The Economic Data calendar for the week of the 27th of May through the 31st is full of critical releases and events. Attached below is a snapshot of some (though far from all) of the headline numbers that we will be focused on.



Trade of the Day: FXY

Takeaway: Keith re-shorted the Yen (FXY) at 9:39am this morning at $96.75.

Hello darkness, my old friend - it's good to talk to you again... We are re-shorting the Yen at an immediate-term TRADE Overbought high. “Team Krugman” in Japan meets its maker. #gravity


Trade of the Day: FXY - FXY

Keith's Top-5 Tweets Today

Takeaway: Here's a look at Keith's top tweets heading into Memorial Day weekend.

Our best week ever in terms of new clients - thanking all of you for helping us be the change we all want to see

@KeithMcCullough 4:01PM


Long weekend trading days usually some of my favorite - volume makes it easier to pick people off

@KeithMcCullough 2:22PM


When we say sell, clients sell - when the Old Wall says sell, I usually cover/buy

@KeithMcCullough 12:28PM


The combination of market morons and economic ideologues is something we love competing with

@KeithMcCullough 8:09AM


Krugman's Op-Ed "Japan the Model" could have been written in 1924, championing the Weimar Republic @NYTimeskrugman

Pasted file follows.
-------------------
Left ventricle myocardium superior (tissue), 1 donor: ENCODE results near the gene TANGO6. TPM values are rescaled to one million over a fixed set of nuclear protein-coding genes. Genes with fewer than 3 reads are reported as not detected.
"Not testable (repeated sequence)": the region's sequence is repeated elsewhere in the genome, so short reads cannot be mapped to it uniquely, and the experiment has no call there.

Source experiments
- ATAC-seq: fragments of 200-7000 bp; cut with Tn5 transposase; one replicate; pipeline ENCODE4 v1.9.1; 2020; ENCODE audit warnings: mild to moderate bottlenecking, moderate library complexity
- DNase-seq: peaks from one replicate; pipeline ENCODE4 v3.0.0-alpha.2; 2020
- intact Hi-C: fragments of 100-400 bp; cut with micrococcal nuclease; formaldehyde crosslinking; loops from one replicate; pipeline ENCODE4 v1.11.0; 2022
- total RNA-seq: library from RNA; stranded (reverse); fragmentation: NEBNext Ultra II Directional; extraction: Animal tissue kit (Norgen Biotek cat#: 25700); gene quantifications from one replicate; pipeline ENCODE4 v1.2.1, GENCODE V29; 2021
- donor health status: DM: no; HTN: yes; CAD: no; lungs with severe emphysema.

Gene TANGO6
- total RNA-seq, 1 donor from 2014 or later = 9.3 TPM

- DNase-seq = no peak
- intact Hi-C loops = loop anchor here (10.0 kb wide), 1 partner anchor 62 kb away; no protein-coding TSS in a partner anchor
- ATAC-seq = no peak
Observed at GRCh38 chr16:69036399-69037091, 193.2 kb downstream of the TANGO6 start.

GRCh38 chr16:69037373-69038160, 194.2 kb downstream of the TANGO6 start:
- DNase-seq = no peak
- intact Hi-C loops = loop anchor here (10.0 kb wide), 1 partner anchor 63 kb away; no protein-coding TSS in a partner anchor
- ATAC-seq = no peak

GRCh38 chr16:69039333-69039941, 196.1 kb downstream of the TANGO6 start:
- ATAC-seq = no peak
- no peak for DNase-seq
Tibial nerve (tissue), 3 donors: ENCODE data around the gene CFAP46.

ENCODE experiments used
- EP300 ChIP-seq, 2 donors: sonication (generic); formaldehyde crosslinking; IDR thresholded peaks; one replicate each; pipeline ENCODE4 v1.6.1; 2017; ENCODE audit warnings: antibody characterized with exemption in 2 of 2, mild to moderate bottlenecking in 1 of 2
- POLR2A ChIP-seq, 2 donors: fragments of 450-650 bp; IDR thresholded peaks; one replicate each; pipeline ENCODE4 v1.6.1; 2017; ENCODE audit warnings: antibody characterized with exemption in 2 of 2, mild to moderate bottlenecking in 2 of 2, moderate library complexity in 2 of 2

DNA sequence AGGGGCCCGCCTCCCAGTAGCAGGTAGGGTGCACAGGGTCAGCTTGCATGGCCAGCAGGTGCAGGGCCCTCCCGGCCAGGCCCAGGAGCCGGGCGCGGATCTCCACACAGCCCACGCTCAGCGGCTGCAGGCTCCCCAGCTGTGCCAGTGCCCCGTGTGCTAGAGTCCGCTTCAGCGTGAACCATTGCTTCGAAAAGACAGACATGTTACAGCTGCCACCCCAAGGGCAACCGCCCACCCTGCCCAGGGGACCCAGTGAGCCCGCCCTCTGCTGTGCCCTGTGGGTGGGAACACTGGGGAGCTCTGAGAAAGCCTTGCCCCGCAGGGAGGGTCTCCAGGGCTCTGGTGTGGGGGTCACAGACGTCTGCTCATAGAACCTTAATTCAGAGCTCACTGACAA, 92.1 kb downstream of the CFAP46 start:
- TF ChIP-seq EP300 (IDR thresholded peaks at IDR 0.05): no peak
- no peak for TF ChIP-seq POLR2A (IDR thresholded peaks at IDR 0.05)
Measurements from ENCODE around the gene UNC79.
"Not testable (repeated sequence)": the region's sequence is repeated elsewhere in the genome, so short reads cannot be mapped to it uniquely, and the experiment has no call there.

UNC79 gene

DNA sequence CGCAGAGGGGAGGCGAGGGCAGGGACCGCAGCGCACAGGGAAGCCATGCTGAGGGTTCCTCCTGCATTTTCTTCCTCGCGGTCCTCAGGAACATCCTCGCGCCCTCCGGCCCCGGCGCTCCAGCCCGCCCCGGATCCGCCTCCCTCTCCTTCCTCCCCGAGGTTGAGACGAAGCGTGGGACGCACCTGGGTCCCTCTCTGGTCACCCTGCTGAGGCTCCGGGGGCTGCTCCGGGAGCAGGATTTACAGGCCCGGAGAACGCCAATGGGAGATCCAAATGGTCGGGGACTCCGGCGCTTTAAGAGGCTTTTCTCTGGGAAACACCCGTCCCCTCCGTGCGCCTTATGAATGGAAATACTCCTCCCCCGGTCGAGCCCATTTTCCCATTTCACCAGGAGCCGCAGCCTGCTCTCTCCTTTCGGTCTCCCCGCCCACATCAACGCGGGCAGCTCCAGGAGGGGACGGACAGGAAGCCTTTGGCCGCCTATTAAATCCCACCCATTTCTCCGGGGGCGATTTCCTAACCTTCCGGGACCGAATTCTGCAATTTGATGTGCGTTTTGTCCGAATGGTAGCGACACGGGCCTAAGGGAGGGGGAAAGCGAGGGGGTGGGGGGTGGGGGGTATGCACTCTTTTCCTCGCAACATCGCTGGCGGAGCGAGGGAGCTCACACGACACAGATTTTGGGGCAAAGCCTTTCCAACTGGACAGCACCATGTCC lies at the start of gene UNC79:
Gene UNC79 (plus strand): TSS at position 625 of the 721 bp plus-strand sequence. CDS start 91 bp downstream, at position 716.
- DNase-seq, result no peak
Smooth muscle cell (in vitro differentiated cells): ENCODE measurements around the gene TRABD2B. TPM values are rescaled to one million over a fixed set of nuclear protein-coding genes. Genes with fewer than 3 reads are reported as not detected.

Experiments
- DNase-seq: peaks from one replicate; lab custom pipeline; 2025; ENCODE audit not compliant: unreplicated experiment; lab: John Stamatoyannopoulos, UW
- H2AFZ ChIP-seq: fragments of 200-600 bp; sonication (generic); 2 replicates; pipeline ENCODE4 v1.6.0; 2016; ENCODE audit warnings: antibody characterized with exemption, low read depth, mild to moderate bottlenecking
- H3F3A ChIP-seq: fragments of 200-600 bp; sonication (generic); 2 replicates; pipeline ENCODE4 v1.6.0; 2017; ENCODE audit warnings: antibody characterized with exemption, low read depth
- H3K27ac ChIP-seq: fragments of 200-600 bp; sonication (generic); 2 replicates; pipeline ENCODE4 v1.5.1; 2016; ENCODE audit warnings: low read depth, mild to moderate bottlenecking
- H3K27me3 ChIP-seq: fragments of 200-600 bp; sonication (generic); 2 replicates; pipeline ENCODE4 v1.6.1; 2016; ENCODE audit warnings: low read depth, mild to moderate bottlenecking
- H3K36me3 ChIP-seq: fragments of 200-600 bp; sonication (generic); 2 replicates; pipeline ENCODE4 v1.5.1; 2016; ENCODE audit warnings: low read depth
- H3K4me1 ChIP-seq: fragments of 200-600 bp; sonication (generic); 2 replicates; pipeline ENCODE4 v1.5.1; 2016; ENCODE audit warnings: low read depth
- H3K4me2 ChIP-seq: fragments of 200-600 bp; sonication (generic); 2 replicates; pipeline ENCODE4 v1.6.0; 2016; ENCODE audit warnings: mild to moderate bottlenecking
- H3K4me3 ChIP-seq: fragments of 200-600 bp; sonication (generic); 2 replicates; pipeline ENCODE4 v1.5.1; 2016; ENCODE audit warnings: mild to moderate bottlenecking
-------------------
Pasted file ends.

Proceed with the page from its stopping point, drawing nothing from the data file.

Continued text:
@KeithMcCullough 7:50AM


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Heard on the AM Call: Sippin' Sapporo

Takeaway: Paul Krugman and Ben Bernanke need to go back to whatever dorm they were sippin’ the Sapporo in and rethink everything.

(Excerpt from this morning's Hedgeye conference call)


Every Sector ETF in our S&P Sector Model (with the exception of Utilities) is in what we call a Bullish Formation (bullish on all 3 of our core risk management durations – TRADE, TREND, and TAIL). The Utilities Sector ETF (XLU) is getting crushed, already -6.4% in May.


What is people giving up on Utilities (Yield Chasing) saying? It‘s saying shame on you Ben Bernanke. He’s forcing retired people to chase yield and rethink the whole historic notion of savings going back to Benjamin Franklin.


Another shame shout-out goes to New York Times “economist” Paul Krugman. If you can stomach it, take a moment to read his latest op-ed championing “Abenomics” and Japan’s insane efforts to turn its economy around. Holy smokes. Krugman may as well be writing about the Weimar Republic in 1924-25.